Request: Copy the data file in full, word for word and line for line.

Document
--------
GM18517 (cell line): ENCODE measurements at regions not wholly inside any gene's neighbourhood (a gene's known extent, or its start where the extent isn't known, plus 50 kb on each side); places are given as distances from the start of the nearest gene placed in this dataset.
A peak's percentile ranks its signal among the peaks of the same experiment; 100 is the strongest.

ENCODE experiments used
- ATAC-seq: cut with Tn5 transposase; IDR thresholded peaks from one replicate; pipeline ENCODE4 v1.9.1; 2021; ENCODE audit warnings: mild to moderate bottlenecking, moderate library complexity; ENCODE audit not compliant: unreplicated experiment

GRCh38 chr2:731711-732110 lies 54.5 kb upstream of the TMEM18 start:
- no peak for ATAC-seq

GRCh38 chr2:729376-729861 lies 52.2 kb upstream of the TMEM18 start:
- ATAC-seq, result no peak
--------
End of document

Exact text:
GM18517 (cell line): ENCODE measurements at regions not wholly inside any gene's neighbourhood (a gene's known extent, or its start where the extent isn't known, plus 50 kb on each side); places are given as distances from the start of the nearest gene placed in this dataset.
A peak's percentile ranks its signal among the peaks of the same experiment; 100 is the strongest.

ENCODE experiments used
- ATAC-seq: cut with Tn5 transposase; IDR thresholded peaks from one replicate; pipeline ENCODE4 v1.9.1; 2021; ENCODE audit warnings: mild to moderate bottlenecking, moderate library complexity; ENCODE audit not compliant: unreplicated experiment

GRCh38 chr2:731711-732110 lies 54.5 kb upstream of the TMEM18 start:
- no peak for ATAC-seq

GRCh38 chr2:729376-729861 lies 52.2 kb upstream of the TMEM18 start:
- ATAC-seq, result no peak